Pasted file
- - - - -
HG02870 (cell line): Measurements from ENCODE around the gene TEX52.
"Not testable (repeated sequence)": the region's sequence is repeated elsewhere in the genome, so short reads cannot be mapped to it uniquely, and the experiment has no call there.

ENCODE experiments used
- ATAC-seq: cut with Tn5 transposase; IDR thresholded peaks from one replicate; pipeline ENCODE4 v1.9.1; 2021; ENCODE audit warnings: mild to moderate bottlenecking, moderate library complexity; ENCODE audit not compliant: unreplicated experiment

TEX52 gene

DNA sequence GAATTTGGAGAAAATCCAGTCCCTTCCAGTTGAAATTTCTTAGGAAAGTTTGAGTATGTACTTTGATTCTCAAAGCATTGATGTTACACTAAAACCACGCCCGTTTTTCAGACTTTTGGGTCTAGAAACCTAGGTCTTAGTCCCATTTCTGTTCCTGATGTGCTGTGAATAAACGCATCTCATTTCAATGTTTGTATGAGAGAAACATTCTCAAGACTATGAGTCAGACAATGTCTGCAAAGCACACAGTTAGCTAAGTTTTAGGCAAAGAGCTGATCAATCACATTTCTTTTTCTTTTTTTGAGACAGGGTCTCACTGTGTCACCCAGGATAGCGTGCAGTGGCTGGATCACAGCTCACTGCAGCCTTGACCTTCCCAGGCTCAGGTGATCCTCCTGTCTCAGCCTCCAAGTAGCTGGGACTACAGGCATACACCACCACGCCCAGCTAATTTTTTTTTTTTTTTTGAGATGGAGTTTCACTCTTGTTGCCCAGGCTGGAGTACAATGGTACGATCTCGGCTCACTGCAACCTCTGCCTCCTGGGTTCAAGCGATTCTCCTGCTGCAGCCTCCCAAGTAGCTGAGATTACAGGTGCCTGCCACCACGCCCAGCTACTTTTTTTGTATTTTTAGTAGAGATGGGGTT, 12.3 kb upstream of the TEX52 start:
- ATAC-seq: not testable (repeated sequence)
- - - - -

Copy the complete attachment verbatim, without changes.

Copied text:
HG02870 (cell line): Measurements from ENCODE around the gene TEX52.
"Not testable (repeated sequence)": the region's sequence is repeated elsewhere in the genome, so short reads cannot be mapped to it uniquely, and the experiment has no call there.

ENCODE experiments used
- ATAC-seq: cut with Tn5 transposase; IDR thresholded peaks from one replicate; pipeline ENCODE4 v1.9.1; 2021; ENCODE audit warnings: mild to moderate bottlenecking, moderate library complexity; ENCODE audit not compliant: unreplicated experiment

TEX52 gene

DNA sequence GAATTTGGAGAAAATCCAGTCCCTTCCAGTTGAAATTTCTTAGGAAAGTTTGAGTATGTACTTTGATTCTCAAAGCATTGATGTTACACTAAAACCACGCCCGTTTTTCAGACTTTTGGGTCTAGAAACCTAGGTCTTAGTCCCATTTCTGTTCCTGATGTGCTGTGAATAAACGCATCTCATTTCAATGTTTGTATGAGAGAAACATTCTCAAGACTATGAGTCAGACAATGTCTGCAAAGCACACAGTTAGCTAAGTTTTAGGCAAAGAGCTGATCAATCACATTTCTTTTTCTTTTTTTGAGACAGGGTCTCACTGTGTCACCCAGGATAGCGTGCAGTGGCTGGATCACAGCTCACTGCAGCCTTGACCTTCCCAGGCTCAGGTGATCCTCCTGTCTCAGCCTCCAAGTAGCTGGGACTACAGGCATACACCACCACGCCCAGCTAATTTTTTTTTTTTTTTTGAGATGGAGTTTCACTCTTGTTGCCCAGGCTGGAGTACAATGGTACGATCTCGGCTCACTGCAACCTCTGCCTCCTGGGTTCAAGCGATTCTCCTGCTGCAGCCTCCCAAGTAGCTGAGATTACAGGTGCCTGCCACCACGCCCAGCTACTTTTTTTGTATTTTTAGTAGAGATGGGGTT, 12.3 kb upstream of the TEX52 start:
- ATAC-seq: not testable (repeated sequence)